The locally varying hardness of the sole unit 25 can be explained by the surplus of material on the left side 13, which is compressed more than the material on the right side 15 during the final forming step in such a way that a continuously varying density distribution is obtained in the sole unit 25. The resulting density, in turn, influences the hardness and therefore the elasticity of the sole unit 25.
In the following, several alternative embodiments of preforms 20-1 to 20-4 are described with reference to the
The preform 20-1 shown in
The embodiment shown in
In particular, in the context of the preforms 20-3, 20-4 shown in
An additional method in accordance with the invention for the manufacture of sole elements with a desired density distribution is described with reference to
Having described certain embodiments of the invention, it will be apparent to those of ordinary skill in the art that other embodiments incorporating the concepts disclosed herein may be used without departing from the spirit and scope of the invention. The described embodiments are to be considered in all respects as only illustrative and not restrictive.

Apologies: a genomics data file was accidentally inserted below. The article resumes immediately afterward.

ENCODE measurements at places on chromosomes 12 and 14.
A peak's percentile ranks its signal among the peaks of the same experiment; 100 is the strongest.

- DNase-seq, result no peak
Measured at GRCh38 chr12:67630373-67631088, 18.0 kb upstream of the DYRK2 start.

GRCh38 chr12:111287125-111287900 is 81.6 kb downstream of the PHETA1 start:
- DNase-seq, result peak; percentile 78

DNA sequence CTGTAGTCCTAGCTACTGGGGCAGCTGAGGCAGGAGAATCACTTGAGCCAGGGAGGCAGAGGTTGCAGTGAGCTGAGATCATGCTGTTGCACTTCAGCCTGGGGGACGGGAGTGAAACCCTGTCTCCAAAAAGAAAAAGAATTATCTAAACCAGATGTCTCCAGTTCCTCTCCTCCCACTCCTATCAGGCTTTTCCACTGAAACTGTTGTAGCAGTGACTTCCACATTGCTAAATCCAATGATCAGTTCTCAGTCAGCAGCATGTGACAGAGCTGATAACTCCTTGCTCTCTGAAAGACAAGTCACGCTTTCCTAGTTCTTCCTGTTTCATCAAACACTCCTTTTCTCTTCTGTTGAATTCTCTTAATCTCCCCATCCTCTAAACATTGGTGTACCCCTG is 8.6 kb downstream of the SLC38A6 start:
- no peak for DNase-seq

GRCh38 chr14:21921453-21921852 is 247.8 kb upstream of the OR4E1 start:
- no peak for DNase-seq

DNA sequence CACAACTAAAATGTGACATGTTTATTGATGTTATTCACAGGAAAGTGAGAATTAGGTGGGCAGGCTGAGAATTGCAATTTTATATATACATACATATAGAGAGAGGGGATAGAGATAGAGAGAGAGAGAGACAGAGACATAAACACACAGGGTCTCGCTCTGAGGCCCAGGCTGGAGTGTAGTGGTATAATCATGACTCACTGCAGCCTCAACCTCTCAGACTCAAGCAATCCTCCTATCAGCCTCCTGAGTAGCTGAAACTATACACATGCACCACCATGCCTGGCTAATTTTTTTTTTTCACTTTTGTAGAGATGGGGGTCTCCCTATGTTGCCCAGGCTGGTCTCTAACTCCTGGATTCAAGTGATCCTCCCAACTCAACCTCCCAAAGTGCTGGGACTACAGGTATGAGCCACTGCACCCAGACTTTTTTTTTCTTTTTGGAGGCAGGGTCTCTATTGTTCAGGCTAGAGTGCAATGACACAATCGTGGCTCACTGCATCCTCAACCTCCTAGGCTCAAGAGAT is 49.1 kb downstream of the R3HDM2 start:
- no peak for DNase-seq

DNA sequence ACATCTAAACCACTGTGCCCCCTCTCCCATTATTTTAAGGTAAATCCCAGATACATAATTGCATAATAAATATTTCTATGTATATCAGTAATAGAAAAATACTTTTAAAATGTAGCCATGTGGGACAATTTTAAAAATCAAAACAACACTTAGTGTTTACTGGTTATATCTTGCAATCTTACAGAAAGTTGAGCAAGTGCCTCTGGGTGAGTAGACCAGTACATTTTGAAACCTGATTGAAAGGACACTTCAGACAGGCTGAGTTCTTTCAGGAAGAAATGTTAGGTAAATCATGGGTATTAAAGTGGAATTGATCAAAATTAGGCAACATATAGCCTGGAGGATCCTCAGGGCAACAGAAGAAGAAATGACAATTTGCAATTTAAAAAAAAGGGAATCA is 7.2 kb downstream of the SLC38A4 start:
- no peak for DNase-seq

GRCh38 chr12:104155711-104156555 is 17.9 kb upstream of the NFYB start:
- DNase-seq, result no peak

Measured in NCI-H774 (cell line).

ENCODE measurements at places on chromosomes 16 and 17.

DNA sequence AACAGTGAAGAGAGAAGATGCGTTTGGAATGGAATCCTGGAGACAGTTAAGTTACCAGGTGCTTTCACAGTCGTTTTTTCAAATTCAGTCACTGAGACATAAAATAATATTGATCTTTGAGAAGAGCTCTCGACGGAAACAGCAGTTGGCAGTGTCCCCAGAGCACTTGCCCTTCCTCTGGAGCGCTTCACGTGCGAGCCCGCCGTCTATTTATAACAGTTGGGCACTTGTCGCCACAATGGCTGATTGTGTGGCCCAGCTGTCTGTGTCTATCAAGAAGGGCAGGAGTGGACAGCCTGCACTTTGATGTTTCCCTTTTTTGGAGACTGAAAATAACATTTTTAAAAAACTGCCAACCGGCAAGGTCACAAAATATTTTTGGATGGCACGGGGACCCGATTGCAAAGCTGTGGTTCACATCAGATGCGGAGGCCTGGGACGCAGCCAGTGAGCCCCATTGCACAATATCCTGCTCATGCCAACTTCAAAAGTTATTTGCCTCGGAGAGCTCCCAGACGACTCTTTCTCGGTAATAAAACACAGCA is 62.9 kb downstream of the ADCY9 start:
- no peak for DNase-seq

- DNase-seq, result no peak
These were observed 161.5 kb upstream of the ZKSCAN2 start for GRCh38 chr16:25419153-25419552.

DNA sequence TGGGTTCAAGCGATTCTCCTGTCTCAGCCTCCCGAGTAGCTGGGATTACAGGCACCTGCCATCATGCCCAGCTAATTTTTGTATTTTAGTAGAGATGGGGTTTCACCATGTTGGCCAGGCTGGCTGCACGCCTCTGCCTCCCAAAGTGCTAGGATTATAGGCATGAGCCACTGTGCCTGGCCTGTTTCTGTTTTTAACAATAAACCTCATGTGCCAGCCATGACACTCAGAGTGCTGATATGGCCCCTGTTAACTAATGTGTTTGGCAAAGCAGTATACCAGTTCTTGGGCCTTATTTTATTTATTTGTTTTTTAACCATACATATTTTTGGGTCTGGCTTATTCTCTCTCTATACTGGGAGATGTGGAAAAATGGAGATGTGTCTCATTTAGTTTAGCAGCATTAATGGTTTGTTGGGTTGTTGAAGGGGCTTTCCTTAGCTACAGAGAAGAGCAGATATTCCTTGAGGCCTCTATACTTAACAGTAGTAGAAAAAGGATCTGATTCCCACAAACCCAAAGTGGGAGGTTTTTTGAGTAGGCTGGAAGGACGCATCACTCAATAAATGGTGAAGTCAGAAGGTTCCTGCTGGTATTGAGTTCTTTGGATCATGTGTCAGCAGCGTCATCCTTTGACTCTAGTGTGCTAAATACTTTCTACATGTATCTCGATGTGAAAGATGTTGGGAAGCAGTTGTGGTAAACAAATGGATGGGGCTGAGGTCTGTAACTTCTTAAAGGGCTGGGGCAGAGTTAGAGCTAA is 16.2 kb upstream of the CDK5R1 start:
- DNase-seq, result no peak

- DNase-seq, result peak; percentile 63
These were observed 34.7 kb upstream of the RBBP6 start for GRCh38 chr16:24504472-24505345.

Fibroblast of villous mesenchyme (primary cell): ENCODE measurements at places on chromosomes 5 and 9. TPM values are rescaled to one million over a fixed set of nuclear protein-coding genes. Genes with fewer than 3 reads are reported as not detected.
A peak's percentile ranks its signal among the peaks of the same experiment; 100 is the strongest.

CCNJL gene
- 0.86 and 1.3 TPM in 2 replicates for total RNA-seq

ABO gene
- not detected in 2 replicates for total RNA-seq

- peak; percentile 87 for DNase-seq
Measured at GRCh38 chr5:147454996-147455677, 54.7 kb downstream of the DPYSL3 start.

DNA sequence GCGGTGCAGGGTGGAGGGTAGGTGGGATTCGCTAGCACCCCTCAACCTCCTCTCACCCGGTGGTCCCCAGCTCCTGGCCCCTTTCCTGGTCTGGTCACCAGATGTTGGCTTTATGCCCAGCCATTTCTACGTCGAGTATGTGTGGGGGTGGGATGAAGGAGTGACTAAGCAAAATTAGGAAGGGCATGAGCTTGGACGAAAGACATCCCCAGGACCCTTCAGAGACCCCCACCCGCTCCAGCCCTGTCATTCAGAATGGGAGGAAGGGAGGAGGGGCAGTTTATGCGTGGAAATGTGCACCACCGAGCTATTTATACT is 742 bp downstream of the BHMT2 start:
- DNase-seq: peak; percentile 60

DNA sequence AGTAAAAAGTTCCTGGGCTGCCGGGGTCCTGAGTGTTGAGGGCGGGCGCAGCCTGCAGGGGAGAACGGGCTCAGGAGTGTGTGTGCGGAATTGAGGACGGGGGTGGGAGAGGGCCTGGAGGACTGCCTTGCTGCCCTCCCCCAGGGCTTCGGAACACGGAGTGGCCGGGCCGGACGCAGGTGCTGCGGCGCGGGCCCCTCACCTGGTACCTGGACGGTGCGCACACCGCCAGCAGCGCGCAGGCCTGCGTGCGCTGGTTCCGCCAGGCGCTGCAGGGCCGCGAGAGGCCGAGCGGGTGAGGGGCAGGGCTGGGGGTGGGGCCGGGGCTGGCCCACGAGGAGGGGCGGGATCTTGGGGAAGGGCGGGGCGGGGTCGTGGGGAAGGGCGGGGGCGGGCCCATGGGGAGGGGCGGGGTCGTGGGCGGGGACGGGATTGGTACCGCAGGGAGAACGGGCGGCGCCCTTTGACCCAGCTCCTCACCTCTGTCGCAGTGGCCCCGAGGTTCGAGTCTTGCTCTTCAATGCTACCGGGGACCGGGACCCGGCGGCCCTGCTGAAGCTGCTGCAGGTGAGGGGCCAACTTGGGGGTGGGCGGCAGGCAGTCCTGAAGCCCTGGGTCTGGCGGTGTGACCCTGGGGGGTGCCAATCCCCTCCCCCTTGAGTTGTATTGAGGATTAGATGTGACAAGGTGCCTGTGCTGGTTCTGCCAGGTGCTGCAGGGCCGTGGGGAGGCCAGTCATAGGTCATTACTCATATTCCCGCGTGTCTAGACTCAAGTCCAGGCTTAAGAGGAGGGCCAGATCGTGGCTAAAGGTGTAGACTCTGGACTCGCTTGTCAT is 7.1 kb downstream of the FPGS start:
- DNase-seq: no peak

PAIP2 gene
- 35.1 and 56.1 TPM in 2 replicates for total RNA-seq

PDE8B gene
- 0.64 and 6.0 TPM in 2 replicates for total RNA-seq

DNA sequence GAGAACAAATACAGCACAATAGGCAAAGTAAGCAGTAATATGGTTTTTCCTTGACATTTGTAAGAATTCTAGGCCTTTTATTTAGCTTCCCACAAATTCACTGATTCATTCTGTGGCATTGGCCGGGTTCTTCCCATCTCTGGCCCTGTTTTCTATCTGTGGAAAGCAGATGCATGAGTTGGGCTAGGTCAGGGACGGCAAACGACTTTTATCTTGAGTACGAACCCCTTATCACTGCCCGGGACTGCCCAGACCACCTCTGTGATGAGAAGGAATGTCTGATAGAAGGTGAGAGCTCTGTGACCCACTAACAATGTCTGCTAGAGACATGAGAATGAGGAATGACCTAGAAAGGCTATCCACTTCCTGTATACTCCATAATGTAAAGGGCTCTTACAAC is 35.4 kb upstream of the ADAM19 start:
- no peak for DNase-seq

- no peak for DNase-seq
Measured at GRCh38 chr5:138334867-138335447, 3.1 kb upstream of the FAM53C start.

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|U.S. Classification||12/146.00B, 12/146.0BR, 36/142, 12/142.00R|
|International Classification||A43B13/16, B29C43/02, B29L31/50, A43D25/00, A43D86/00, A43D25/06, B29C44/04, A43D35/00, A43B13/04, A43B13/18, B29D35/12, B29D35/00|
|Cooperative Classification||A43D35/00, A43B13/188, B29D35/122, A43B13/04, B29D35/0063, B29D35/128, B29C44/0407|
|European Classification||A43B13/18F5, A43B13/04, B29C44/04A, A43D35/00, B29D35/00C2, B29D35/12B, B29D35/12M|
|Apr 14, 2005||AS||Assignment|
Owner name: ADIDAS INTERNATIONAL MARKETING B.V., NETHERLANDS
Free format text: ASSIGNMENT OF ASSIGNORS INTEREST;ASSIGNOR:NORTON, DANIEL E.;REEL/FRAME:016457/0436
Effective date: 20050402
|May 16, 2012||FPAY||Fee payment|
Year of fee payment: 4
|Jun 2, 2016||FPAY||Fee payment|
Year of fee payment: 8